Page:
United States District Court, E.D. Michigan, Southern Division
OPINION AND ORDER GRANTING IN PART AND DENYING IN
PART DEFENDANT'S MOTION FOR SUMMARY JUDGMENT
F. Cox United States District Court Judge
an FDCPA case. At issue is Defendant's Motion for Summary
Judgment. The Court has determined that oral argument will
not assist it in determining the merits of the issues
presented and therefore will decide the matter on the briefs
submitted. See E.D. Mich. L.R. 7.1(f)(2). For the
reasons below, the Court shall grant the motion in part and
deny it in part. The Court shall grant summary judgment in
Defendant's favor as to Plaintiff's 15 U.S.C. §
1692i claim for filing in the wrong venue. But the Court
concludes that Defendant is not entitled to summary judgment
in its favor as to Plaintiff's § 1692e and §
1692f(1) claims for false representation of a debt and
attempt to collect an amount not permitted by law because
there are genuine issues of fact for trial.
10, 2015, Plaintiff Ryan McInerney applied for credit with
World's Foremost Bank. Def. Stmt. of Uncontested Facts,
¶ 1 (Doc. # 15). On the application Plaintiff listed his
address as 16319 Philomene Blvd., Allen Park, MI.
Id. World's Foremost Bank also sent statements
to Plaintiff at a post office box in Allen Park. Id.
at ¶ 2.
September 27, 2016, Defendant Roosen, Varchetti, &
Olivier, PLLC filed suit against Plaintiff in the 24th
District Court, which is located in Allen Park, Michigan. Ex.
1, p. 5. Defendant was attempting to collect a consumer debt
allegedly arising from Plaintiff's account with
World's Foremost Bank. Id. The complaint
requested a judgment of $4, 865.13 plus pre-suit interest of
$568.93 for a total of $5, 434.06, plus allowable costs,
attorney fees, and interest. Id. Before filing the
complaint, pursuant to Defendant's policy for determining
venue in consumer collection cases, Defendant verified with
the United States Post Office that there was no change of
address order on file for Plaintiff. Def. Stmt. of
Uncontested Facts, ¶¶ 3, 5.
Defendant had difficulty serving Plaintiff, it sought a
second address verification from the Post Office on November
4, 2016. Id. at ¶ 7. The Post Office again
indicated that Plaintiff had not filed a change of address.
Id. Defendant's process server was subsequently
informed that Plaintiff had moved to Lincoln Park, Michigan.
Id. at ¶ 8. On November 29, 2016, Defendant
obtained an order for alternative service by first-class mail
to Plaintiff's address in Lincoln Park. Complaint, Ex. 1,
p. 2 (Doc. # 1). Plaintiff eventually filed a motion for
change of venue to the 25th District Court in Lincoln Park,
which Defendant did not oppose. Def. Stmt. of Uncontested
Facts, ¶ 9.
December 29, 2016, Plaintiff called Defendant and asked about
the amount due on his debt. Id. at 10; Complaint,
¶ 23. Plaintiff was told that the amount owed was $5,
529.06. Complaint, ¶ 23. This amount was $95 more than
what was listed in the Collection Complaint and represented
the combined total of the filing fee for the Collection
Complaint ($75) and the fee for the motion for alternative
service ($20). Def. Stmt. of Uncontested Facts, ¶ 11.
filed this action on January 5, 2017, alleging that Defendant
violated the FDCPA by filing its collections suit against
Plaintiff in Allen Park despite knowing that Plaintiff
resided in Lincoln Park. Plaintiff also alleged that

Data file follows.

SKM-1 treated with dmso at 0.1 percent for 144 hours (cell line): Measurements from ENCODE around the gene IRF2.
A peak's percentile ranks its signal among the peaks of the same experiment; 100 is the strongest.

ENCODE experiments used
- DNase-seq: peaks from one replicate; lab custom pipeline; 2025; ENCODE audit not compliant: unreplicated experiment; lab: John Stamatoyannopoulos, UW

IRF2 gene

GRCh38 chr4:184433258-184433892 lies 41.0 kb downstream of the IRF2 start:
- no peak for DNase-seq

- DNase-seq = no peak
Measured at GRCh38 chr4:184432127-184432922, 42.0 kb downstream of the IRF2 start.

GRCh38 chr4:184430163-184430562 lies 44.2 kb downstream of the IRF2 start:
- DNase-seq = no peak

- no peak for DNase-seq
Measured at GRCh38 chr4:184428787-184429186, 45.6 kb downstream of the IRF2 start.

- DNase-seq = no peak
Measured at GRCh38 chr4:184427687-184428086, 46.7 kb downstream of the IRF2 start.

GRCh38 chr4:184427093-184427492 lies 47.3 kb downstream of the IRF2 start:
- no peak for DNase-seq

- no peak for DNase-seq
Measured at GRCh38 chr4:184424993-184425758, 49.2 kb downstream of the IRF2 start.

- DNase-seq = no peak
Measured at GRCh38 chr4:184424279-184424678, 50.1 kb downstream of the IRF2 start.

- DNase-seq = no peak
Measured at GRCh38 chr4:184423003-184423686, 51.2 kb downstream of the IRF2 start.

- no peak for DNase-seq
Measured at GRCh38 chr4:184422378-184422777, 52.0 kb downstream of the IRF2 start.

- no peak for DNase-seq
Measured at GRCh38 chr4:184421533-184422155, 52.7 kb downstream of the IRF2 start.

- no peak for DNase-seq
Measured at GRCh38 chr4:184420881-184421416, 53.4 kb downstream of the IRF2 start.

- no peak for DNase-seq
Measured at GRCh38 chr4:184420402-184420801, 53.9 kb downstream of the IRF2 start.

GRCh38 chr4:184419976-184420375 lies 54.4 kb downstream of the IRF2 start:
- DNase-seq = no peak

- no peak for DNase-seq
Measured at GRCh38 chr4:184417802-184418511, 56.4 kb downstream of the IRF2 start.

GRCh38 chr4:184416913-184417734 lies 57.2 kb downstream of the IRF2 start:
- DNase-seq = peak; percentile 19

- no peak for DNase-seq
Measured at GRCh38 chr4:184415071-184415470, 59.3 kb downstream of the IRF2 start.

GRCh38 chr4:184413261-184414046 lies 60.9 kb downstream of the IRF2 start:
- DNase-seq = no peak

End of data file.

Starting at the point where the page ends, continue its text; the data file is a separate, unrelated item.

Defendant also violated the FDCPA by artificially inflating
the amount of debt due during the phone call with Plaintiff.
Finally, Plaintiff alleged that Defendant violated the
Michigan Regulation of Collection Practices Act, M.C.L.
§ 445.261, et seq. Defendant has moved for
summary judgment on Plaintiff's FDCPA claims (Doc. # 16)
and Plaintiff has responded (Doc. # 17).
judgment will be granted where no genuine issue of material
fact exists. Anderson v. Liberty Lobby, Inc., 477
U.S. 242, 248; 106 S.Ct. 2505; 91 L.Ed.2d 202 (1986). No
genuine issue of material fact exists where “the record
taken as a whole could not lead a rational trier of fact to
find for the non-moving party.” Matsushita Elect.
Indus. Co., Ltd. v. Zenith Radio Corp., 475 U.S. 574,
587; 106 S.Ct. 1348; 89 L.Ed.2d 538 (1986). “The mere
existence of a scintilla of evidence in support of the
plaintiff's position will be insufficient; there must be
evidence on which the jury could reasonably find for the
plaintiff.” Anderson, 477 U.S. at 252.
Court “must view the evidence, all facts, and any
inferences that may be drawn from the facts in the light most
favorable to the non-moving party.” Skousen v.
Brighton High Sch., 305 F.3d 520, 526 (6th Cir. 2002).
“The court's duty to view the facts in the light
most favorable to the nonmovant does not require or permit
the court to accept mere allegations that are not supported
by factual evidence.” Chappell v. City of
Cleveland, 585 F.3d 901, 906 (6th Cir. 2009).
“This is so because the nonmovant, in response to a
properly made and supported motion for summary judgment,
cannot rely merely on allegations but must set out specific
facts showing a genuine issue for trial.” Id.
FDCPA was enacted “to eliminate abusive debt collection
practices by debt collectors, to insure that those debt
collectors who refrain from using abusive debt collection
practices are not competitively disadvantaged, and to promote
consistent State action to protect consumers against debt
collection abuses.” 15 U.S.C. § 1692(e). The FDCPA
is considered a strict liability statute, Kistner v. Law
Offices of Michael P. Margelefsky, 518 F.3d 433, 438
(6th Cir. 2008), and a consumer need only prove that the debt
collector violated “any provision” of the Act to
be entitled to damages. 15 U.S.C. § 1692k.
Whether Defendant Violated 15 U.S.C. § 1692i by Filing
Suit in the Wrong Venue
first moves for summary judgment on Plaintiff's claim
that it ...